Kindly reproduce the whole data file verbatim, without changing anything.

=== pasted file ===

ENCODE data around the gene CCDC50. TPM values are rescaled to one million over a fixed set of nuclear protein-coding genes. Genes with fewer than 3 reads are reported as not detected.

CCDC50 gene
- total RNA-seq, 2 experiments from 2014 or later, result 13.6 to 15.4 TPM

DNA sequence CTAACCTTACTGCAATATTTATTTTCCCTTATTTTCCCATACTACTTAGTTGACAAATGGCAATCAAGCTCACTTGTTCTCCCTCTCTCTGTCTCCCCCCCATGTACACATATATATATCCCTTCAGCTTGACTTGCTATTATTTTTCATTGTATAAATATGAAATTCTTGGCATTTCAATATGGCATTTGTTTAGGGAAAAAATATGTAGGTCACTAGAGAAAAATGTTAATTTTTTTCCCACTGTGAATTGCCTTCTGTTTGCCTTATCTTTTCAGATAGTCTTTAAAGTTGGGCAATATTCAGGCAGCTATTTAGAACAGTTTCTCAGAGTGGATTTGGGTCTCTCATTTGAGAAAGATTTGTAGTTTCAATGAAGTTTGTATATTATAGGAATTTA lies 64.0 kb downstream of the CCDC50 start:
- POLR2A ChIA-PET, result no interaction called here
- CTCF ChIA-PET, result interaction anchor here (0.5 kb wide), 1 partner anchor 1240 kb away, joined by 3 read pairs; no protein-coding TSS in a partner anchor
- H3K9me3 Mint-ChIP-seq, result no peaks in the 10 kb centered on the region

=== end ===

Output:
ENCODE data around the gene CCDC50. TPM values are rescaled to one million over a fixed set of nuclear protein-coding genes. Genes with fewer than 3 reads are reported as not detected.

CCDC50 gene
- total RNA-seq, 2 experiments from 2014 or later, result 13.6 to 15.4 TPM

DNA sequence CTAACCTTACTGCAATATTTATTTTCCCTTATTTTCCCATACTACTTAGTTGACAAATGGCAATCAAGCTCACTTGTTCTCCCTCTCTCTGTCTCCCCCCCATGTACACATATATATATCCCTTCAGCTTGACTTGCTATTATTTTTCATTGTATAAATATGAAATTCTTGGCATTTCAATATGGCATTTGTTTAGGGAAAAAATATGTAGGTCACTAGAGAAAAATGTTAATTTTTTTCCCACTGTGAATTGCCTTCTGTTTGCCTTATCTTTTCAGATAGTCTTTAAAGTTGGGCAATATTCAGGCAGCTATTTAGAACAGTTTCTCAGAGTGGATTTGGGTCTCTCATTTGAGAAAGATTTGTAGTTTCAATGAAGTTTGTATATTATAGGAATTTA lies 64.0 kb downstream of the CCDC50 start:
- POLR2A ChIA-PET, result no interaction called here
- CTCF ChIA-PET, result interaction anchor here (0.5 kb wide), 1 partner anchor 1240 kb away, joined by 3 read pairs; no protein-coding TSS in a partner anchor
- H3K9me3 Mint-ChIP-seq, result no peaks in the 10 kb centered on the region